Written by Thomas Upchurch Florida Probate Litigation, Florida Will Contest
Updated Sept. 2021
Although parents try to do what is best for their children, mistakes sometimes happen. One example is when a parent unintentionally leaves a child out of his or her will. Fortunately, in Florida, when a child is unintentionally left out of a parent’s will, he or she has legal recourse. Florida law allows a child who was unintentionally left out of a will to receive his or her mandatory share of a deceased parent’s estate. In this article, we explain what determines whether a child is a pretermitted heir and examine will contests in Florida. If you believe you were unintentionally left out of your parent’s will, please contact the experienced attorneys at Upchurch Law today for assistance.
A pretermitted child is a person who is unintentionally left out of his or her parent’s will as opposed to a child who is disinherited via a disinheritance clause in a will. The term also doesn’t refer to a child that a parent knew existed but chose not to include in his or her will, and it doesn’t include a child who was born after a parent executed his or her will.
Specifically, a pretermitted child is a child who was unintentionally or accidently omitted from a parent’s will because the parent didn’t know of the child’s existence. In other words, such a person is a child who is left out of his or her parent’s will because the parent never knew the child existed. To assist those who were mistakenly or unintentionally left out of a parent’s will, Florida allows such individuals to assert that they are pretermitted children and initiate a will contest.
At Upchurch Law, we routinely handle will contest cases, and we have experience in cases involving the inheritance rights of children. One example of a case we handled involved two individuals who came to us for assistance after their mother passed away unexpectedly, and they realized she accidentally left them out of both her will and trust. Both children were adopted after their mother created her will and trust, and she never went back and updated it accordingly. The mother had no natural children but was survived by several sisters. In this case, the mother’s estate was worth approximately $3.5 million, and the children wanted their rightful share of their inheritance. In order to determine if they should proceed, I had to determine if they were pretermitted.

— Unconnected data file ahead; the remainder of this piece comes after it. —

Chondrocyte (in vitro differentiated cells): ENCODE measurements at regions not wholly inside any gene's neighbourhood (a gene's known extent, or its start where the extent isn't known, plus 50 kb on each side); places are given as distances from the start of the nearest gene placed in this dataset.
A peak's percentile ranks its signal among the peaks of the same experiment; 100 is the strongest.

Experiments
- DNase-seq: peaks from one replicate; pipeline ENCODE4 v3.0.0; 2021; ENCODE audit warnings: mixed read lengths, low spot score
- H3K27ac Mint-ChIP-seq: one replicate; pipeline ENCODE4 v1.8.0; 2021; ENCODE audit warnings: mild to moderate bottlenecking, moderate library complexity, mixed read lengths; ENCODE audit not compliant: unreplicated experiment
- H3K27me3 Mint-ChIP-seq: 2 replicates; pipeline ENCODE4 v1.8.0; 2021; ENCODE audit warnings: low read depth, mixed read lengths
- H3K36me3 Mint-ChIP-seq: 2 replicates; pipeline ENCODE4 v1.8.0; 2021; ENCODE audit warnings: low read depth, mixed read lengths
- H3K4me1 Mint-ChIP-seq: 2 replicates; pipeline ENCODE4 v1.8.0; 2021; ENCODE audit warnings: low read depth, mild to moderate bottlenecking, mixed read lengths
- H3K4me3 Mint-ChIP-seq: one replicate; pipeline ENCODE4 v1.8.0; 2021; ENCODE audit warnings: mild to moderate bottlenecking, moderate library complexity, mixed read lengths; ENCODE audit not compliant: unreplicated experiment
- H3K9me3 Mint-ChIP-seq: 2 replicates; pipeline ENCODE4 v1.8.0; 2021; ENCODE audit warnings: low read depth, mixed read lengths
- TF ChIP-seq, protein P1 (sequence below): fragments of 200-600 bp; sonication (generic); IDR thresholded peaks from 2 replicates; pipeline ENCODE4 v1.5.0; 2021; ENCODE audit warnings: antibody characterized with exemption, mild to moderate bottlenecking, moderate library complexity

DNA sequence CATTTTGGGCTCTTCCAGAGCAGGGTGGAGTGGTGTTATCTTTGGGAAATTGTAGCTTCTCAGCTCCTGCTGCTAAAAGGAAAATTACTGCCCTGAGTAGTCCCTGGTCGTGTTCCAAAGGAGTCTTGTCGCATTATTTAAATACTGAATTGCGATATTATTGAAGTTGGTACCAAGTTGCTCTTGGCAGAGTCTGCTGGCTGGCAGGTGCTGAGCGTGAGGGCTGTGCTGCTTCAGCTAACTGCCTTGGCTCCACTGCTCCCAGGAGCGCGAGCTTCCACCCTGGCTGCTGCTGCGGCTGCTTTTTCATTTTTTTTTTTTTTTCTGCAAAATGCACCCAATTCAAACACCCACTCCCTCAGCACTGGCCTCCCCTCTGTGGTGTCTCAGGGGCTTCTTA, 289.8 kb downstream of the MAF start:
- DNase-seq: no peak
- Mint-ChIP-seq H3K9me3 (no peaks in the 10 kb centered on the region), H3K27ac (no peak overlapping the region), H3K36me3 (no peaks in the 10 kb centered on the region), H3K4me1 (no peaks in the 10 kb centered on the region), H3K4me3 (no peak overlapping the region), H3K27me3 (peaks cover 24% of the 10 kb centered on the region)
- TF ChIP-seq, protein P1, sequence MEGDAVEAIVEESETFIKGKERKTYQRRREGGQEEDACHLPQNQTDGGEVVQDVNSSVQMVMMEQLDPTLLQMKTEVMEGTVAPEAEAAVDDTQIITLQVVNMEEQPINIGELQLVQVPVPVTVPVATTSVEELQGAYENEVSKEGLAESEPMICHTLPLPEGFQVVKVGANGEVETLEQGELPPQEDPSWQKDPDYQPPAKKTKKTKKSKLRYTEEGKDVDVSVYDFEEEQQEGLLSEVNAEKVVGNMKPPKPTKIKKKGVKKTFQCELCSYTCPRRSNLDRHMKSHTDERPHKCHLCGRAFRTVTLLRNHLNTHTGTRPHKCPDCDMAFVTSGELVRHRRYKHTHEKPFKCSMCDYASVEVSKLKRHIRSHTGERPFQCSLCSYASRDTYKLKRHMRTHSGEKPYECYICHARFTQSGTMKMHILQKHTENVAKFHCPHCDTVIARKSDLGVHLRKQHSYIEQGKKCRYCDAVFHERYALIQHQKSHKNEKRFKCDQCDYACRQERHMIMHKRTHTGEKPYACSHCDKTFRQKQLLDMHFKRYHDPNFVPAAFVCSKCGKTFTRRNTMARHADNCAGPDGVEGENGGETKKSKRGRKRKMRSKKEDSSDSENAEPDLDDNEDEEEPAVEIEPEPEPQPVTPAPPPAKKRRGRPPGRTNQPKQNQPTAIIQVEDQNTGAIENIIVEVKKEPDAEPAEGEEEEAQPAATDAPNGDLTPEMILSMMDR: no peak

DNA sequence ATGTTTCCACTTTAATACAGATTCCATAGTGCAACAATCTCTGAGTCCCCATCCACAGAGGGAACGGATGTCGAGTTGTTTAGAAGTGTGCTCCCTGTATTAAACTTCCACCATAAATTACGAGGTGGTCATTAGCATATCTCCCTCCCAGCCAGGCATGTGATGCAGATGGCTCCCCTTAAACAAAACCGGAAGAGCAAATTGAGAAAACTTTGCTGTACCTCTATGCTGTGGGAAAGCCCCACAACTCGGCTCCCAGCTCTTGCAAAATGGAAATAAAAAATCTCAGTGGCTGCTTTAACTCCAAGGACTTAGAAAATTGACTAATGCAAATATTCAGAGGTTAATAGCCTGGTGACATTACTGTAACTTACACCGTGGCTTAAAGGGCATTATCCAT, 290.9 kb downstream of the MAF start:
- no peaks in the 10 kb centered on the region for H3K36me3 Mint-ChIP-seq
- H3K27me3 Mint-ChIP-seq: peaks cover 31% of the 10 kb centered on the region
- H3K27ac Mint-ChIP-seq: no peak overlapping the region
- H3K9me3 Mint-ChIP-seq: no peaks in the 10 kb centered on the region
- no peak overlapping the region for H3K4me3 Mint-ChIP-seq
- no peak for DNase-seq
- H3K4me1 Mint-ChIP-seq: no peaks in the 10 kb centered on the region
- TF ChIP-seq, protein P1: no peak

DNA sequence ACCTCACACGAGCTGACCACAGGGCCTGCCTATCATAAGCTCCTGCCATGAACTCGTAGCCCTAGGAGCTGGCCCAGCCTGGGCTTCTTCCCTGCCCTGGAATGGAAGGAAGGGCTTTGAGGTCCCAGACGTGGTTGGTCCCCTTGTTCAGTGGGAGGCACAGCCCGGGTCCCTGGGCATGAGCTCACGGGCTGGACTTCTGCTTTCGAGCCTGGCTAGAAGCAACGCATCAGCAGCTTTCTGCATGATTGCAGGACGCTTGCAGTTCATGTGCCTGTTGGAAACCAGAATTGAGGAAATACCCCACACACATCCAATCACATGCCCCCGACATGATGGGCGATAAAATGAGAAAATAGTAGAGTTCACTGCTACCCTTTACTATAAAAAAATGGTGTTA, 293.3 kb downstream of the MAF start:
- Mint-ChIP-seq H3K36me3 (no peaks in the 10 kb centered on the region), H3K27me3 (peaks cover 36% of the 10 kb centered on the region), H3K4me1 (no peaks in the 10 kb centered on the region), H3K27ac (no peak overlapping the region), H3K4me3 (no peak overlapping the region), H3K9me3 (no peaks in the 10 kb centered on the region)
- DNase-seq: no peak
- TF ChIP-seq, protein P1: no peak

Disinheriting a child via a disinheritance clause in a will is perfectly legal in Florida. Therefore, when claiming to be pretermitted, it is necessary to prove that the omission was unintentional. There are many reasons that people omit children and other heirs from their wills. Common reasons that people omit heirs from their wills include:
However, as noted above, there are also times that heirs are unintentionally omitted from a will. For example, a person may begin the estate planning process only to forget about or never update it. In addition, an omitted heir may be the result of a person passing away before he or she has the opportunity to update his or her will. Regardless of the reason, a child who is unintentionally left out of a parent’s will may have legal recourse.
If a pretermitted heir is a child, Florida law provides guidance on how to address the situation during probate. Section 732.302, Florida Statutes, which is the law that addresses such matters, applies in situations involving a child who was born or adopted after his or her parent’s will was drafted and was omitted from the will. Pursuant to the statute, a child who is omitted from a will is entitled to a portion of his or her parent’s estate in certain cases. Unless one of the following circumstances applies, a child who is omitted from a will may claim a portion of his or her parent’s estate: